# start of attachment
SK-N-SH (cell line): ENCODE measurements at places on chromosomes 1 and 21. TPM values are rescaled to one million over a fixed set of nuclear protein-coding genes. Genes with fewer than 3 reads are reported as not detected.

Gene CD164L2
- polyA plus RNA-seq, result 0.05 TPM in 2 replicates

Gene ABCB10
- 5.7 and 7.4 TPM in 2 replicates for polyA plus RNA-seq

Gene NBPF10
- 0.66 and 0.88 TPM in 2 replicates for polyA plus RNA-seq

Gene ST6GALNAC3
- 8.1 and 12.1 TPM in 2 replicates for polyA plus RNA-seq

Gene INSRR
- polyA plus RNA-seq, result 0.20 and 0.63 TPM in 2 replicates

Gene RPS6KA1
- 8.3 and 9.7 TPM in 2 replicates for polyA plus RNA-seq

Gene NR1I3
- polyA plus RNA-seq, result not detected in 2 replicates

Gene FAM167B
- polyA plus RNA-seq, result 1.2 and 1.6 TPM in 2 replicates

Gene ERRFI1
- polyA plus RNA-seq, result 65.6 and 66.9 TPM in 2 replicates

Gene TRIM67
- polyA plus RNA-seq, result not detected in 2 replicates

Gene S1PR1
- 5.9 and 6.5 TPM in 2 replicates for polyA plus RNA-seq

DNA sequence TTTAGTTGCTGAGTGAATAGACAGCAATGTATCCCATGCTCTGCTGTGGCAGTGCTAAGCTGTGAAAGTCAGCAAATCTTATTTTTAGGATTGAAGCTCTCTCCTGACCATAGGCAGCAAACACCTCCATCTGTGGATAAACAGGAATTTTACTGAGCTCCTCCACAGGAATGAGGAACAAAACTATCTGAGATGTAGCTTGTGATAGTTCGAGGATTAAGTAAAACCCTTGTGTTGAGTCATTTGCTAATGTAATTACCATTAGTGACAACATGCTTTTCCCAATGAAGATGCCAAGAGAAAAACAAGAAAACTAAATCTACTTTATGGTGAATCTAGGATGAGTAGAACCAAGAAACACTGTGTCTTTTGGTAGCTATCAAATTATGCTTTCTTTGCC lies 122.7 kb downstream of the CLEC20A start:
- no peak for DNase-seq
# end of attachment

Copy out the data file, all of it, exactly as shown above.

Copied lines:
SK-N-SH (cell line): ENCODE measurements at places on chromosomes 1 and 21. TPM values are rescaled to one million over a fixed set of nuclear protein-coding genes. Genes with fewer than 3 reads are reported as not detected.

Gene CD164L2
- polyA plus RNA-seq, result 0.05 TPM in 2 replicates

Gene ABCB10
- 5.7 and 7.4 TPM in 2 replicates for polyA plus RNA-seq

Gene NBPF10
- 0.66 and 0.88 TPM in 2 replicates for polyA plus RNA-seq

Gene ST6GALNAC3
- 8.1 and 12.1 TPM in 2 replicates for polyA plus RNA-seq

Gene INSRR
- polyA plus RNA-seq, result 0.20 and 0.63 TPM in 2 replicates

Gene RPS6KA1
- 8.3 and 9.7 TPM in 2 replicates for polyA plus RNA-seq

Gene NR1I3
- polyA plus RNA-seq, result not detected in 2 replicates

Gene FAM167B
- polyA plus RNA-seq, result 1.2 and 1.6 TPM in 2 replicates

Gene ERRFI1
- polyA plus RNA-seq, result 65.6 and 66.9 TPM in 2 replicates

Gene TRIM67
- polyA plus RNA-seq, result not detected in 2 replicates

Gene S1PR1
- 5.9 and 6.5 TPM in 2 replicates for polyA plus RNA-seq

DNA sequence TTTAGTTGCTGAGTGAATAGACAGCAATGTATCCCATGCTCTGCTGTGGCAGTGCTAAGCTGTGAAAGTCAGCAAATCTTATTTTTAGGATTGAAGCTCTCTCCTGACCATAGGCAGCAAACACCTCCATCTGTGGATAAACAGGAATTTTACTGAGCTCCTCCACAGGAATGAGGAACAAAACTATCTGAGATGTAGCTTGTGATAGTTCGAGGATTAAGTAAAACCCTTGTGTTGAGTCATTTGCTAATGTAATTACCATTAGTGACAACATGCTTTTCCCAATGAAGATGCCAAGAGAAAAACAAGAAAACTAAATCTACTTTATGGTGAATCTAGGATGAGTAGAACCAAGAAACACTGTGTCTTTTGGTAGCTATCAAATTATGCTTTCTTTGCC lies 122.7 kb downstream of the CLEC20A start:
- no peak for DNase-seq